Your favorite Traveling Nerd Apostle is finally back in sunny California after weeks of traveling the globe in search of all things nerd. This week finds a pair of films I was really looking forward to before my jet-setting nerd cape takes me up, up and away. First up we have Family Guy creator Seth McFarlane’s Western attempt at Blazing his own Saddles, and then Angelina Jolie’s flagship film brought to you by none other than the House that Mouse built. So sit back, indulge yourself into these spoiler-free reviews– and then decide whether getting blasted by the cinema’s AC will be more than worth your while this weekend.
A MILLION WAYS TO DIE IN THE WEST
Before anything, let’s begin with the fact I’m a huge fan of Ted. I went into Seth MacFarlane’s second attempt at directing and his lead-acting debut with the same joy and enthusiasm that Ted leaves you with after a jay and two hours of laughter. That’s not at all what the Apostle received in this Western version of a bad episode of Family Guy. Seth does attempt to stock this ill-conceived western with enough celebrity appearances (i.e. what essentially ruined Anchorman 2) and child-poo comedy to distract you from the lack of plot and overall storytelling.
In the end, these A-listers do little more then attract attention on the movie poster.
MacFarlane plays Albert Stark — a simple sheep herder in the Old West — who constantly paints a dyer picture of how terrible life is to his best friends, Edward (Boiler Room‘s Giovanni Ribisi) and prostitute/Christian/virgin-waiting-for-her-wedding-day Ruth (comedian Sarah Silverman). “There are many ways to die in the West,” Albert constantly mentions. But the real issue isn’t the shock value attributed to this movie’s magic deaths from lack of modern medicine, or violence, but to the lack of comedic chops. The jokes simply aren’t there.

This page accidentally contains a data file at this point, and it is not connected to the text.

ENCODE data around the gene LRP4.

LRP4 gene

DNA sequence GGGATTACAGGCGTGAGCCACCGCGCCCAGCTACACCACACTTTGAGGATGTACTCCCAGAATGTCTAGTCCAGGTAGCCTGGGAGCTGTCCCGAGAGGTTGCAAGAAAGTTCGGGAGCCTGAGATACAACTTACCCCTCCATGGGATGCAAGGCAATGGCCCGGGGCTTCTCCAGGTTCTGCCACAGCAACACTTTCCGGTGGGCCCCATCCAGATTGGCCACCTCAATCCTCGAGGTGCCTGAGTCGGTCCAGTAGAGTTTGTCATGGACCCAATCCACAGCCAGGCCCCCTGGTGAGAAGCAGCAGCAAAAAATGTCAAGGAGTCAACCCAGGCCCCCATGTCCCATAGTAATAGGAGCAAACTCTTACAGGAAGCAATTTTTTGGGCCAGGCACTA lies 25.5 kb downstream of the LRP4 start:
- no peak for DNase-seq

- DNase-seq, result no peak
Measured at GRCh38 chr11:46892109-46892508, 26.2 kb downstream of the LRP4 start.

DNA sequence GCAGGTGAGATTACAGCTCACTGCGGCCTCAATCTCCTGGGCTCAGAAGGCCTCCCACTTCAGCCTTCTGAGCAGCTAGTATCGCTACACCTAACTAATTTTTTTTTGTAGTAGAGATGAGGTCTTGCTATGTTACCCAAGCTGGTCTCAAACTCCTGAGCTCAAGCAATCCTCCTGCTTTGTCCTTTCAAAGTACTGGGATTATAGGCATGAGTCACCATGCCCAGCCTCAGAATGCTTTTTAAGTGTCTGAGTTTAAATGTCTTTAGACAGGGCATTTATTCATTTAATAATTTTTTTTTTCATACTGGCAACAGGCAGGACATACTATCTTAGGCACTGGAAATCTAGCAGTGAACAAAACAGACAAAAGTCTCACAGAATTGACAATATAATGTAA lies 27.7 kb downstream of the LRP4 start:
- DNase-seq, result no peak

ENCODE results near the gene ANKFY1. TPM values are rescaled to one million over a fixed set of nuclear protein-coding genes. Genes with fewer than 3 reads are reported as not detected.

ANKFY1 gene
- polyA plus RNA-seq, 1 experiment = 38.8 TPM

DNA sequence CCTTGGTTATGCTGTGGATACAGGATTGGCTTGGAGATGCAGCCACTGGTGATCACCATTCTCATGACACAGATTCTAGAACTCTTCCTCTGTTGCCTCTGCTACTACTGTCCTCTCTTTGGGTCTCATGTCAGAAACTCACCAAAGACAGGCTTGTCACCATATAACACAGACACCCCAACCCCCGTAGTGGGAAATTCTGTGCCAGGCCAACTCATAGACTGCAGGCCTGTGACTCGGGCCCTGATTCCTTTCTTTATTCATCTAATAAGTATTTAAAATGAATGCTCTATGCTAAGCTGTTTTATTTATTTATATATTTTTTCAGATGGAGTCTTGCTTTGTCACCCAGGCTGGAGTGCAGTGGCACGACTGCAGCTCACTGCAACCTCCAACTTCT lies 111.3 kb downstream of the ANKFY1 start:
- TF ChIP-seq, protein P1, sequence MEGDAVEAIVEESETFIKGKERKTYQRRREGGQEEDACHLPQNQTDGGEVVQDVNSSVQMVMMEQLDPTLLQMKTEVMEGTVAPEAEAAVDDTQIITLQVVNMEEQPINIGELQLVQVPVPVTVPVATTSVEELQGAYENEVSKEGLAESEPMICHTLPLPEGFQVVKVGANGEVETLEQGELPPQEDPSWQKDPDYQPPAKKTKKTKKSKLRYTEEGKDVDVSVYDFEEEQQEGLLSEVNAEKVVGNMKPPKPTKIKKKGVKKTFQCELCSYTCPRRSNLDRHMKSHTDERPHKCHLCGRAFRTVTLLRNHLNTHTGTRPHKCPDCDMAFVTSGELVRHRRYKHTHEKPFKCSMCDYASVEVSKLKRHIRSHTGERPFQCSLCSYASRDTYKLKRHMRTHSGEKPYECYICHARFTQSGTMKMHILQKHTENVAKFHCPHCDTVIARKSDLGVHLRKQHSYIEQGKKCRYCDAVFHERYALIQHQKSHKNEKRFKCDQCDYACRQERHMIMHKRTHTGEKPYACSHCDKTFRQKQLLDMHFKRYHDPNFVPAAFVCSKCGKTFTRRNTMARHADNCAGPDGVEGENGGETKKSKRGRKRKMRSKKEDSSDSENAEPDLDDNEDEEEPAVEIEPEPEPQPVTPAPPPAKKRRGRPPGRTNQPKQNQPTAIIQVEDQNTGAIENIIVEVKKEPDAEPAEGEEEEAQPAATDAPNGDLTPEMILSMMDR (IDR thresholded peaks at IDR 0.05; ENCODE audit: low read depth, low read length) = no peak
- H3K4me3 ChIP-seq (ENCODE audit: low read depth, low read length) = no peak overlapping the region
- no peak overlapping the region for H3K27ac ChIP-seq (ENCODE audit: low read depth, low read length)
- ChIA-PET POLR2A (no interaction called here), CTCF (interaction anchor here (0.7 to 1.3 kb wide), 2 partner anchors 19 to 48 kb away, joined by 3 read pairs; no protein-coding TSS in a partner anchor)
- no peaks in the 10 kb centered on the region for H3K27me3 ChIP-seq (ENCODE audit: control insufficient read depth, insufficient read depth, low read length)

Albert is soon dumped by his longtime girlfriend (Mean Girls‘ Amanda Seyfried) for a proper mustache-wearing gentleman (Neil Patrick Harris), which sets this story for the final confrontation between the desperado Clinch Saddleback (Liam Neeson) over his wife and Al’s new gal, Anna (Charlize Theron).
While this in no way shape or form touches the classic Mel Brooks flick, A Million Ways offers a handful of “LOL” moments. Still, the rest of the film’s unevenness — including some deeply apologetic editing — leave this Traveling Nerd wanting more! Seth’s thirst for the spotlight as the leading man is what unravels AMWTDITW the most. His lack of character development, timing with fellow actors and, hell, heart is what really kills this movie.
The raging bulls and cholera outbreaks are the least of Alberts worries. Not even our Chief editor Monsignor Moody playing Seth’s stand-in could save this wrong-winded tumbleweed.
Universal Pictues’ A Million Ways to Die in the West in theaters this Friday, May 30.
(Flip the page for a review of Disney’s Maleficent!)